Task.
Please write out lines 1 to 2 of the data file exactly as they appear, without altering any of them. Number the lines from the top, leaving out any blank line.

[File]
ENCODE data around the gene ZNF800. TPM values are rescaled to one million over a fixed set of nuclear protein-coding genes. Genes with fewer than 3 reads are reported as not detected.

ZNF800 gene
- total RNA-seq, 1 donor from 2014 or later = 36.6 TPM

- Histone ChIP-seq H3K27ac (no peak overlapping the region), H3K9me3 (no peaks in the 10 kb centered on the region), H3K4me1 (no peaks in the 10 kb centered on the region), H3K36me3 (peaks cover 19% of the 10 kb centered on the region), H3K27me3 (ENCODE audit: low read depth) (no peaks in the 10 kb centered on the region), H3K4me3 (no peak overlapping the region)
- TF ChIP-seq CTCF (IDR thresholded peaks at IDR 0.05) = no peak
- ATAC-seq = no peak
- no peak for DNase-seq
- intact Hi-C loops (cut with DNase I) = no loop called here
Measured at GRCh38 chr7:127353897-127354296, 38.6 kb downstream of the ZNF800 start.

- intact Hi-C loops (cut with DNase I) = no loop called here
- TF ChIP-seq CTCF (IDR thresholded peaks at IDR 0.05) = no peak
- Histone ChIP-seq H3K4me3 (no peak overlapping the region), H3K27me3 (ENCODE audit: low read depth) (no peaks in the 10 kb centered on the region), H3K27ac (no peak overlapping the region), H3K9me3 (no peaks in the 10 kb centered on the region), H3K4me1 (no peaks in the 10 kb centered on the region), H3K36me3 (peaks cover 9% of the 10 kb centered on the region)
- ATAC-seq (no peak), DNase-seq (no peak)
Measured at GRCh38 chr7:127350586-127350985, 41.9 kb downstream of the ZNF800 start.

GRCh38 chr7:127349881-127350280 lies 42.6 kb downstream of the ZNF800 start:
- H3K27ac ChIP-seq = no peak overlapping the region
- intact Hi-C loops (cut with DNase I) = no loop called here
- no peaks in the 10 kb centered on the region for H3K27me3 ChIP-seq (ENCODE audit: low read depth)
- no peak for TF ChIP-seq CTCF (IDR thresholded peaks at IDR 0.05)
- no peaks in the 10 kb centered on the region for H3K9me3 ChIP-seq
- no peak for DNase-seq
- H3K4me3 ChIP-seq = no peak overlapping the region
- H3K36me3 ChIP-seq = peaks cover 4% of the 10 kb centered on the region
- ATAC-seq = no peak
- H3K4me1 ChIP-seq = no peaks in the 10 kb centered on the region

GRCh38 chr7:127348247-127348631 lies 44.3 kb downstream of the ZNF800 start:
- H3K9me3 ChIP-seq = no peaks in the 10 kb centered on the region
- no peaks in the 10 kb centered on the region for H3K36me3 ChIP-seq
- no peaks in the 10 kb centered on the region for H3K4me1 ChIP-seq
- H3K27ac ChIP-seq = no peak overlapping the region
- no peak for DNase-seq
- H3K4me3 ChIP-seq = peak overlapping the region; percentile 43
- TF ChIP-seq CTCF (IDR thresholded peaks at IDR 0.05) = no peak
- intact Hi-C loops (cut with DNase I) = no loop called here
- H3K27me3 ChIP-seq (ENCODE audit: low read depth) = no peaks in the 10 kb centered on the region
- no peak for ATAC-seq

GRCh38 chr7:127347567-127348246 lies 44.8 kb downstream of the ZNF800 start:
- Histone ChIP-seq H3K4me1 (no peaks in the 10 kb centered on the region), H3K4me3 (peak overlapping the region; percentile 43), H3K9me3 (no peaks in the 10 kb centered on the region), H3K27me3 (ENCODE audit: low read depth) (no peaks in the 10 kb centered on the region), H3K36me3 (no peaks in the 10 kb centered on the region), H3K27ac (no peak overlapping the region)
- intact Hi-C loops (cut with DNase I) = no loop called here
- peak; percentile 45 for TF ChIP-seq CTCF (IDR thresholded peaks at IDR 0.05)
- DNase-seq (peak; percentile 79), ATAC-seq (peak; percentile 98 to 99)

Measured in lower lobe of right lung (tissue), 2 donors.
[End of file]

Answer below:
ENCODE data around the gene ZNF800. TPM values are rescaled to one million over a fixed set of nuclear protein-coding genes. Genes with fewer than 3 reads are reported as not detected.

ZNF800 gene